Discussion in 'Science and Technology' started by Gorilla, May 26, 2013.
Thanks for sharing, though i'm not really surprised to read such.
Do you think anything on the Internet is private? If so, what things are?
Thanks in advance!
There is still some privacy available out there but unfortunately it always involves effort (working with open source software that isn't friendly for the average person) and discipline (good habits and practices).
The tools are out there though:
E-mail can be secured with PGP/GPG
Open source instant message clients offer encryption (Adium, Pidgin).
VoIP can be secured with tools like zPhone.
Web Browsing with TOR can make you more anonymous
VPN can provide data privacy
Full Disk encryption tools are available for personal computers and other computing devices (tablets, mobile phones, etc)
A variety of other encryption tools out there to do things like small containers or individual files.
Password management tools that can go a long way with creating a good secure password habit.
Text messages and phone calls can be encrypted as well.
Other interesting projects (portal, freedombox, etc)
These tools probably need to continue to become easier to use to ever see wide adoption, but in the end new tools probably won't be enough if the legal and political/policy making aspect of civil liberty and the Internet are neglected.
Brother Gorilla ... given the ongoing NSA revelations ... you still think something is private?
If so, how are you so confident?
There are still private ways to communicate. The EFF and other organizations have been supplying information about how to go about doing it since there's some momentum behind all the spying that's been going on.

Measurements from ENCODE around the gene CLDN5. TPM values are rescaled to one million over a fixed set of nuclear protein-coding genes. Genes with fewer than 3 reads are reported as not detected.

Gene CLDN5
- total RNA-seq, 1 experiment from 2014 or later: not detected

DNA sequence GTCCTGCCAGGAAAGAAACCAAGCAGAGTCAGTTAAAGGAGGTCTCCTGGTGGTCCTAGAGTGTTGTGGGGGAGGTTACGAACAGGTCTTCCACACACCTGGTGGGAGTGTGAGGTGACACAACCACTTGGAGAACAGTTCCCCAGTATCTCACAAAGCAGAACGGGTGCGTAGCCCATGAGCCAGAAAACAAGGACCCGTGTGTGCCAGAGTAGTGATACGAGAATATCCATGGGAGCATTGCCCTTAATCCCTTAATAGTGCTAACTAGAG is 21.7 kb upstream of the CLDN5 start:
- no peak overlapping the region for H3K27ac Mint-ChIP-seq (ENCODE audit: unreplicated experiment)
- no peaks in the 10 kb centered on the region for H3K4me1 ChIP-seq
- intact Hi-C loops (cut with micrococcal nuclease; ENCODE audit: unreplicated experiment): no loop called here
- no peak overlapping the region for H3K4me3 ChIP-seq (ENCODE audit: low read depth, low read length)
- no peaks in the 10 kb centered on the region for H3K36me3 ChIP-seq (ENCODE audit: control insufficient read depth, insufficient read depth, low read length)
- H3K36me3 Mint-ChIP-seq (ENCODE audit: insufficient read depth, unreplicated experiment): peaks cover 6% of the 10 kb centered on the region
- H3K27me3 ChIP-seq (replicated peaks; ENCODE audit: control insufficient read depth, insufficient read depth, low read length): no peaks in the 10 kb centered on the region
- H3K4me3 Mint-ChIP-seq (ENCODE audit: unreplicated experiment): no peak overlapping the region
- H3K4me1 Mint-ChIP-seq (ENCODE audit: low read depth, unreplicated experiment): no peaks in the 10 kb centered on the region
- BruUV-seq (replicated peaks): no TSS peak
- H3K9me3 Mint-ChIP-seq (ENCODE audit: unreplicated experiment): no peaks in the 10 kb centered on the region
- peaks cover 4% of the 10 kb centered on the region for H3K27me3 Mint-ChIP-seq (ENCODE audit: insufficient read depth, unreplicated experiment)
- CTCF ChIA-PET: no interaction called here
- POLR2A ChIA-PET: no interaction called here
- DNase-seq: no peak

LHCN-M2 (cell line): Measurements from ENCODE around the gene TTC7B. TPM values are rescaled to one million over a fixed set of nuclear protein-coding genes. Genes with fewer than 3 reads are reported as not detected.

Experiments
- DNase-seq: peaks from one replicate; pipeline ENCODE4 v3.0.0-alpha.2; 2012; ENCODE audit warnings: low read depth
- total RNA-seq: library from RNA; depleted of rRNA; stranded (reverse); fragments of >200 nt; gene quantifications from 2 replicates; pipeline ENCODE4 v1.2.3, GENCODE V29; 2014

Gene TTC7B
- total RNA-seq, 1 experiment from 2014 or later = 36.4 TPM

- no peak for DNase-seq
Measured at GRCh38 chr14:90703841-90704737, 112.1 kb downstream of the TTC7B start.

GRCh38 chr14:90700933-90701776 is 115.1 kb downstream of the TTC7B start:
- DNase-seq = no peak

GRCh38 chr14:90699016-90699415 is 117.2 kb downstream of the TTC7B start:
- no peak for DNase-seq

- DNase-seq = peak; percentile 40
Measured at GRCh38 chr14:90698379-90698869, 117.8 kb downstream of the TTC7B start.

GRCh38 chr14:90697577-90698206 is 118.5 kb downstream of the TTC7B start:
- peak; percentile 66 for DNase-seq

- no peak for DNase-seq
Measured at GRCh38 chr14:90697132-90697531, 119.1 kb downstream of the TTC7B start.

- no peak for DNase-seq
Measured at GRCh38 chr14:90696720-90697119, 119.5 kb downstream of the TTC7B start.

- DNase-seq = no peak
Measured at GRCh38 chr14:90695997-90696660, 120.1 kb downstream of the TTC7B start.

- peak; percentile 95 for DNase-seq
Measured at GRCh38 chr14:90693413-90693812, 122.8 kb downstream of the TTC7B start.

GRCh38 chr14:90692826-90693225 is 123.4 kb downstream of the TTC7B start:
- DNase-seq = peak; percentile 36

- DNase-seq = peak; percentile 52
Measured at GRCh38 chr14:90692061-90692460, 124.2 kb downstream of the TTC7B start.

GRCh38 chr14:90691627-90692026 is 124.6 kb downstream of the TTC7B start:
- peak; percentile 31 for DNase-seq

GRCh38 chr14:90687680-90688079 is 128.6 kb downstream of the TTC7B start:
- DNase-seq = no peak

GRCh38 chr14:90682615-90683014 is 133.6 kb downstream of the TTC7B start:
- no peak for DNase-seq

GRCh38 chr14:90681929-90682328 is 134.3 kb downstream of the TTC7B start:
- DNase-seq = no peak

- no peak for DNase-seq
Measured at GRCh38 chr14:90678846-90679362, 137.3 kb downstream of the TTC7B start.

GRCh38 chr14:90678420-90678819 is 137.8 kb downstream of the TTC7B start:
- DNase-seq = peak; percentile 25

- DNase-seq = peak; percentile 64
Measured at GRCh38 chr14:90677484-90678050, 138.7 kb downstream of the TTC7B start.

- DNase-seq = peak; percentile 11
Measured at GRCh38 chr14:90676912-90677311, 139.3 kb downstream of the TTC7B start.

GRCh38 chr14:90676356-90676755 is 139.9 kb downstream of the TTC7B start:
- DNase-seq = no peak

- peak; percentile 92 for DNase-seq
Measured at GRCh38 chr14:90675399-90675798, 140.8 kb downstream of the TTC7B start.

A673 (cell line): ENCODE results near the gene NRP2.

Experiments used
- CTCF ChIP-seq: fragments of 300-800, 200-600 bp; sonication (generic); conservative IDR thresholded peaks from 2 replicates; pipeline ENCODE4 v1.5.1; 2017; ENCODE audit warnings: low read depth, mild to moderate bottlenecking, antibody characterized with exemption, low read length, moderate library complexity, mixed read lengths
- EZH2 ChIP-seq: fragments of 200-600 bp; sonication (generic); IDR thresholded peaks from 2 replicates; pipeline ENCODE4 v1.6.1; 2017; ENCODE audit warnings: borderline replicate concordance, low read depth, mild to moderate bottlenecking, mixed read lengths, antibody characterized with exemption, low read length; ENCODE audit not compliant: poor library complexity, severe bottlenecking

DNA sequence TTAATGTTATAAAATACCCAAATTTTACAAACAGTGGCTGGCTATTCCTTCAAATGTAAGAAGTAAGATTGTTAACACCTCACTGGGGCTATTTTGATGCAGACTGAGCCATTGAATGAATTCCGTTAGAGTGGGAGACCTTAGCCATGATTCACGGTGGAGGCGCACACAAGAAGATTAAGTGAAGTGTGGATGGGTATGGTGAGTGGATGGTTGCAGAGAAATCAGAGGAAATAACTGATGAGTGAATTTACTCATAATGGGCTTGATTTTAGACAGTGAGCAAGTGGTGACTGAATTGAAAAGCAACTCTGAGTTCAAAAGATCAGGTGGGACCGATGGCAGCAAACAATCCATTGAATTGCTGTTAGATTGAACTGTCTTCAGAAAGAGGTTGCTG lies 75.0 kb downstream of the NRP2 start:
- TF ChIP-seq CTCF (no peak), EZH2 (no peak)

I don't think any solution out there will always remain private or be perfect for everyone but there are several things government intelligence agencies always complain about and the one thing that keeps coming up is cryptography. Unfortunately, I think people need to realize that any technical solution needs to come with a change in government and policy.
Something you might find interesting about the adoption of encryption:
It makes some pretty valid points about usability of a lot of tools that would help people protect themselves.
There is no privacy. And there never has been. The only encryption schemes that are allowed for public use are the schemes that can be broken by government technologies. Remember.. the government classifies leading edge technologies. That is part of the function of the patent system. Nothing has ever been private. And internet data has been collected and parsed by the government since the old olden days. This whole alledged NSA scandal is common knowledge to anyone working on the Service Provider side of technology.
It really is nothing to worry about. Individuals bent on using the internet for sinister purposes would not be using commercial off the shelf software and protocols anyway. In my opinion.. all of this is more of the government attempting to give the impression that they really have a handle on things.. when the truth is.. other than the flaming idiot criminals that post their intentions and actions directly on facebook.. or discuss them in email.. it's really impossible to track everything that is happening across the global internet.
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